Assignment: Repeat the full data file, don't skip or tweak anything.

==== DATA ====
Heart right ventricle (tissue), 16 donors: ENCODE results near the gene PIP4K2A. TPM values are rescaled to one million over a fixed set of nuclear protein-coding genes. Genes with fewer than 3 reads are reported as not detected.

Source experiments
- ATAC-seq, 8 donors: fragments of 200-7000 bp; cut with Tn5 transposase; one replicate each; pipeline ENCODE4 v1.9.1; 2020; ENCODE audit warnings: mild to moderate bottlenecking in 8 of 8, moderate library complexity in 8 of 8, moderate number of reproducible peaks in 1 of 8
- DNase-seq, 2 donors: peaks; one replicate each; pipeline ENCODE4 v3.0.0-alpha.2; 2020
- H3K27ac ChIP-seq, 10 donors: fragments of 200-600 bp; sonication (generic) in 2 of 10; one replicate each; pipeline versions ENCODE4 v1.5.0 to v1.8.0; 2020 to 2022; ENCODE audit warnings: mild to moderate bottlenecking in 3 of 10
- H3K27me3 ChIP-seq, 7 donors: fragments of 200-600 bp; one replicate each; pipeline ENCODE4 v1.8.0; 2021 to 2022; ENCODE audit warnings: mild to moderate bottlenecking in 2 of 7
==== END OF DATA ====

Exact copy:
Heart right ventricle (tissue), 16 donors: ENCODE results near the gene PIP4K2A. TPM values are rescaled to one million over a fixed set of nuclear protein-coding genes. Genes with fewer than 3 reads are reported as not detected.

Source experiments
- ATAC-seq, 8 donors: fragments of 200-7000 bp; cut with Tn5 transposase; one replicate each; pipeline ENCODE4 v1.9.1; 2020; ENCODE audit warnings: mild to moderate bottlenecking in 8 of 8, moderate library complexity in 8 of 8, moderate number of reproducible peaks in 1 of 8
- DNase-seq, 2 donors: peaks; one replicate each; pipeline ENCODE4 v3.0.0-alpha.2; 2020
- H3K27ac ChIP-seq, 10 donors: fragments of 200-600 bp; sonication (generic) in 2 of 10; one replicate each; pipeline versions ENCODE4 v1.5.0 to v1.8.0; 2020 to 2022; ENCODE audit warnings: mild to moderate bottlenecking in 3 of 10
- H3K27me3 ChIP-seq, 7 donors: fragments of 200-600 bp; one replicate each; pipeline ENCODE4 v1.8.0; 2021 to 2022; ENCODE audit warnings: mild to moderate bottlenecking in 2 of 7